Diet myths debunked

When eating out, a salad is always the best option.


It’s easy to believe that all salads are healthy but this is not actually the case. Some salads contain fatty ingredients and could, in some cases, contain more calories than a steak and fries.

High fat ingredients include croutons, crispy bacon, mayonnaise and oily dressings – these don’t really add any vitamins and minerals, they all considerably boost the calories, fat and salt content of the dish.

Cheese and nuts contain more nutrients, but they can still add a lot of calories when mixed in a salad.

Organic food is “healthier” than non-organic food.

FALSE! (mostly)

Organic food isn’t automatically the healthier option as the term ‘organic’ refers to the farming methods used to produce the food – not it’s nutrient contain. Therefore, organic food might be better for environment but eating more of it doesn’t necessarily mean you’ll have a lower calorie diet.

Organic biscuits, chocolate and cakes contain on average just as much fat, sugar and salts as their non-organic counterparts – and it’s often harder to find the ‘healthier’ alternatives in organic ranges.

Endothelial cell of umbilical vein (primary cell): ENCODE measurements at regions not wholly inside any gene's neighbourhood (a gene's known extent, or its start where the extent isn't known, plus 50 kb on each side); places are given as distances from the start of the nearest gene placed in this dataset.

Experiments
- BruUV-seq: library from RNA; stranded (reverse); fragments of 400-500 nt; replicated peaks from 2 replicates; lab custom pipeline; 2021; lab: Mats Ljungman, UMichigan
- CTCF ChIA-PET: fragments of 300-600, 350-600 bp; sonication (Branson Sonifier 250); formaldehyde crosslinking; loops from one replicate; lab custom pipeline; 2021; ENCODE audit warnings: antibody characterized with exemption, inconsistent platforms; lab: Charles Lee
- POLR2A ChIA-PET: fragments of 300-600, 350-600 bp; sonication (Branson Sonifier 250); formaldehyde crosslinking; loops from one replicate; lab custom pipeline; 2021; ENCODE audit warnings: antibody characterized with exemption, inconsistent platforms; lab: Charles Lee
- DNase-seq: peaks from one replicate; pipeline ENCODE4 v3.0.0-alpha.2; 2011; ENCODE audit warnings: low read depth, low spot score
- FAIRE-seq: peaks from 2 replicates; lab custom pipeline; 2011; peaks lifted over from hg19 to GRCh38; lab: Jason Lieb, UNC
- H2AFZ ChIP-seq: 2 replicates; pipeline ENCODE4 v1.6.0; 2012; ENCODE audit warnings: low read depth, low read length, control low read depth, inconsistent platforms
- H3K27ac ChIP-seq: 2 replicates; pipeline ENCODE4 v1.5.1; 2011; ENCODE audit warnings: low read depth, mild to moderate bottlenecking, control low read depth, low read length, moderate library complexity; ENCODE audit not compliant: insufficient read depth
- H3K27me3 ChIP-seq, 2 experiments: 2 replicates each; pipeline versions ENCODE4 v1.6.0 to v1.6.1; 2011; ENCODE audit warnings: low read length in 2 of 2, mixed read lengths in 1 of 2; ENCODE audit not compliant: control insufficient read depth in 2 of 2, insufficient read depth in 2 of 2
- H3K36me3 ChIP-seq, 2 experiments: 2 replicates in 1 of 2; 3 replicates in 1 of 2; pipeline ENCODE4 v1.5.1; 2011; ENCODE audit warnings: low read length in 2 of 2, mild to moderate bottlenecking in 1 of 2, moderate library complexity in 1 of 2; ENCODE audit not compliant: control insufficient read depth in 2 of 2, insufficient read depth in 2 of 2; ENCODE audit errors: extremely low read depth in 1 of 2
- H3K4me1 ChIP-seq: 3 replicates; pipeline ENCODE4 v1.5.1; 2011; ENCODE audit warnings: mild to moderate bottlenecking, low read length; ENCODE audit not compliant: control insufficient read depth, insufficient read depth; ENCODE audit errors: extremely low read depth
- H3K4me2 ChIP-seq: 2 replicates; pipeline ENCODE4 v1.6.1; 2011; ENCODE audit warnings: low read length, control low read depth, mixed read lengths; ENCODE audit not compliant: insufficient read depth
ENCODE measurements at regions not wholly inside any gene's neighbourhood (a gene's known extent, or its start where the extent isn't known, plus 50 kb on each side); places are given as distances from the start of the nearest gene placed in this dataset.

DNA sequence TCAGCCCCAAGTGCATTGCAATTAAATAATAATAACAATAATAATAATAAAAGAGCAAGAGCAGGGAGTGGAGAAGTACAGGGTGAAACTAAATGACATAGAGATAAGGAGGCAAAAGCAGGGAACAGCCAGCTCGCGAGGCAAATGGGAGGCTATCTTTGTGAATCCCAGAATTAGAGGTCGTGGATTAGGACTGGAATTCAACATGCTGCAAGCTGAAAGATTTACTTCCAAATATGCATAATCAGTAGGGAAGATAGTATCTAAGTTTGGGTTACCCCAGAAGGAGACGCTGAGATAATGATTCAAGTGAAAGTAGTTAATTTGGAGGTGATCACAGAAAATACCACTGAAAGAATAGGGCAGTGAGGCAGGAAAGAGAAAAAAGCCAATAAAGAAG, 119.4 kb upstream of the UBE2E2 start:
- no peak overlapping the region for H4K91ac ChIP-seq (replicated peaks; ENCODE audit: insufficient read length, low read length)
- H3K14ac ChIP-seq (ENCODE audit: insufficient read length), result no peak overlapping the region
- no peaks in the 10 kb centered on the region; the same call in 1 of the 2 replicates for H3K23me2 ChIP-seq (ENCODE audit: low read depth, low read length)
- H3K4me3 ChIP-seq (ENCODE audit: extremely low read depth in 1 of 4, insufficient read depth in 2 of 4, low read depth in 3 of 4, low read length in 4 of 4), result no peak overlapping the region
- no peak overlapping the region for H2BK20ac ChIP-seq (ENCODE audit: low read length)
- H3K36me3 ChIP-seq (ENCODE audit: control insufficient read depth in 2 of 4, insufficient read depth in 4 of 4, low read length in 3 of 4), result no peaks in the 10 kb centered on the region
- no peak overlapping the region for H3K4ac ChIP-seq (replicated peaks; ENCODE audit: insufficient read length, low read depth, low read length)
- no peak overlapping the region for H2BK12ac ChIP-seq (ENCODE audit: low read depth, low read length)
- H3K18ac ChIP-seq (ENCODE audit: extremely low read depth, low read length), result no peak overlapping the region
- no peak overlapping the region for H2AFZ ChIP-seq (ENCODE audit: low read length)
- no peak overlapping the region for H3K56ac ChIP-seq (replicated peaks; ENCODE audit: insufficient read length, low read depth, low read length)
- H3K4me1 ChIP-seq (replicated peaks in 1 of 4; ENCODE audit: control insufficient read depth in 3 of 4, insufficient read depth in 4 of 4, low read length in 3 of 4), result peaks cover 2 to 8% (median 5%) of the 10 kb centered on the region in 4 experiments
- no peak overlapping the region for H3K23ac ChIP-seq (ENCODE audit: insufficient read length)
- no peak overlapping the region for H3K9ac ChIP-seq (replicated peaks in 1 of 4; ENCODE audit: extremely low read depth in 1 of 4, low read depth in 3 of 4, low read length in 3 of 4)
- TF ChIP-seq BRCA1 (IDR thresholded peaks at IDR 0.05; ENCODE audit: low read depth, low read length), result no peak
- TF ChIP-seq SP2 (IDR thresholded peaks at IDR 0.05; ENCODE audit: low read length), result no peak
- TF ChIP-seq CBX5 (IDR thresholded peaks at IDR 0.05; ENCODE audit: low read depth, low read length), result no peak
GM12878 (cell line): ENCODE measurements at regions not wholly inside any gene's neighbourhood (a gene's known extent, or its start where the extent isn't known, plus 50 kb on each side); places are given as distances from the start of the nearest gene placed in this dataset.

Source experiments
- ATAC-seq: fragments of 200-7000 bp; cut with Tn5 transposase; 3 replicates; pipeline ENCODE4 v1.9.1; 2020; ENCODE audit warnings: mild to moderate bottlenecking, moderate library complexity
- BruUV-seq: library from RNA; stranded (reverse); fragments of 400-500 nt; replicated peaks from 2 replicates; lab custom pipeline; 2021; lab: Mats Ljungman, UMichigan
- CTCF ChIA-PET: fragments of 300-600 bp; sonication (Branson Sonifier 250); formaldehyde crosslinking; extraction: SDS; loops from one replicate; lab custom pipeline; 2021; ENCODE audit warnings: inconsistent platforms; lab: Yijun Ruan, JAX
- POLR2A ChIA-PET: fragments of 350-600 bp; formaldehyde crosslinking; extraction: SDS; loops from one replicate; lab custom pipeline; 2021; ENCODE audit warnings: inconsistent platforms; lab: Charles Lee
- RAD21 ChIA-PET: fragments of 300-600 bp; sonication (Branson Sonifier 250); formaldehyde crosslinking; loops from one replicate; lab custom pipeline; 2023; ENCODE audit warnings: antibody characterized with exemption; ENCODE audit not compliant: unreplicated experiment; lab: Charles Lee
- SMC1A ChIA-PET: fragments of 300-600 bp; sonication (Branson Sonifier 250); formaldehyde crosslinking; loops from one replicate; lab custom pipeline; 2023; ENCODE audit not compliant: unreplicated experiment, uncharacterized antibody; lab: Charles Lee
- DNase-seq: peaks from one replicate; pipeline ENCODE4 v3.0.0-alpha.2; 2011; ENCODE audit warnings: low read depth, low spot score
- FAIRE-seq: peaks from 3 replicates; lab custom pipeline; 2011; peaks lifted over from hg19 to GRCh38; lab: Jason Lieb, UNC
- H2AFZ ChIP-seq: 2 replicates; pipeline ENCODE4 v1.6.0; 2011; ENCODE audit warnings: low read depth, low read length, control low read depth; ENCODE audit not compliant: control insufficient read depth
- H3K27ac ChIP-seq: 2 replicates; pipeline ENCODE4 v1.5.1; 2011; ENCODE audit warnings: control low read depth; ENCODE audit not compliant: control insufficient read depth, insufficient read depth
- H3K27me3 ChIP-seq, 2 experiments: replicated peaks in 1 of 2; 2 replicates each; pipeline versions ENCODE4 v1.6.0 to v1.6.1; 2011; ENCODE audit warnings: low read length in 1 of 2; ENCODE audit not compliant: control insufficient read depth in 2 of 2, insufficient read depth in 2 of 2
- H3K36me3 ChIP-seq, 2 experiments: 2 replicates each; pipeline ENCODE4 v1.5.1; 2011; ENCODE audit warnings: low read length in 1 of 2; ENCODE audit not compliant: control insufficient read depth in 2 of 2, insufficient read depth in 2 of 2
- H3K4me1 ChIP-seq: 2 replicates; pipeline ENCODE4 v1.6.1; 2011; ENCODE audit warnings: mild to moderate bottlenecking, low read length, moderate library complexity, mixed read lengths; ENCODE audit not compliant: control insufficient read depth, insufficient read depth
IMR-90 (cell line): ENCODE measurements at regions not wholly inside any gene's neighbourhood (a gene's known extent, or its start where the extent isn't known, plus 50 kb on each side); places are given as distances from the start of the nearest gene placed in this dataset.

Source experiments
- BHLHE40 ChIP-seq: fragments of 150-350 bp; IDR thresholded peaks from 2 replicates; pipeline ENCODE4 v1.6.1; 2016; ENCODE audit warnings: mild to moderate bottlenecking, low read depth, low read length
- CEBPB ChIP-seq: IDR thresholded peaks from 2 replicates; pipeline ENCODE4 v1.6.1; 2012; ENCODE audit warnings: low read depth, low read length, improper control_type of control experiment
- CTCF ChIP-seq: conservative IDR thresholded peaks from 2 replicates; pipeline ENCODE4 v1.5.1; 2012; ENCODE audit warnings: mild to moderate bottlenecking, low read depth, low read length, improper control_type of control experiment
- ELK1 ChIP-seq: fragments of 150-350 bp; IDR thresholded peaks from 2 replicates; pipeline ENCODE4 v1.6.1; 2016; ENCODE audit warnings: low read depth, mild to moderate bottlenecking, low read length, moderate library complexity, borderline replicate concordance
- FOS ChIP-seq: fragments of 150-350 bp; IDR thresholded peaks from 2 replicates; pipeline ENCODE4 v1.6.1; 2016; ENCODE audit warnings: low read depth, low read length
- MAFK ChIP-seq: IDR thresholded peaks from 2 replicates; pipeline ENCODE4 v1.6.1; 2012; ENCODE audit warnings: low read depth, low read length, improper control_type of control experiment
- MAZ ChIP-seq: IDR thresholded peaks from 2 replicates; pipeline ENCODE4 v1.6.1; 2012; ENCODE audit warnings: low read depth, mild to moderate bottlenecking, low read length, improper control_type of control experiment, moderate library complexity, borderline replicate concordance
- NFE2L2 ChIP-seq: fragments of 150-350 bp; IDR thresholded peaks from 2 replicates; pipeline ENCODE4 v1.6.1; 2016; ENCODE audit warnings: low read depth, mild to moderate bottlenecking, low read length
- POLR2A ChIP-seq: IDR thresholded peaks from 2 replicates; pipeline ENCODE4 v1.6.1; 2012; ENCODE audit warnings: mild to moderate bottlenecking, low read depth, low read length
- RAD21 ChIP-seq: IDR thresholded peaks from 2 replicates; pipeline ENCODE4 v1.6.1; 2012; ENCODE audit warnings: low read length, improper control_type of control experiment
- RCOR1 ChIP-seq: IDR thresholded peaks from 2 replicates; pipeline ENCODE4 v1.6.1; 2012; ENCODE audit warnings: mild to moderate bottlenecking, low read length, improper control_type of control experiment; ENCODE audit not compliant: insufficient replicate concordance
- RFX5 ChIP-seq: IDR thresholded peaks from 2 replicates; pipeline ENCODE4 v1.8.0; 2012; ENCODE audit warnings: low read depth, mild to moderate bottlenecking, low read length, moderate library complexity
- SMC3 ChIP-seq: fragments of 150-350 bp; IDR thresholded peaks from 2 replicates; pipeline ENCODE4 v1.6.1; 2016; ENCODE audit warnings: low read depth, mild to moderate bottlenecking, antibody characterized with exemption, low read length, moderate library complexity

However, products such as organic fruit won’t have been sprayed with insecticides and animals raised for organic meat won’t in most cases have been fed antibiotics.

Having a traditional cooked breakfast in the morning can be a healthy choice.


This myth is certainly true as long as you have a ‘grill-up’ and not a ‘fry-up’

If you grill lean bacon, peach and eggs and include baked beans, grilled tomatoes and mushrooms (not cooked in oil/fat), this meal can then easily be healthy and balanced.

Maintaining your new healthy weight.

Achieving your weight goal is, for many, like winning the battle but not necessarily the war.

Remember, it is important to maintain your new slimmer, healthier body for the long run.

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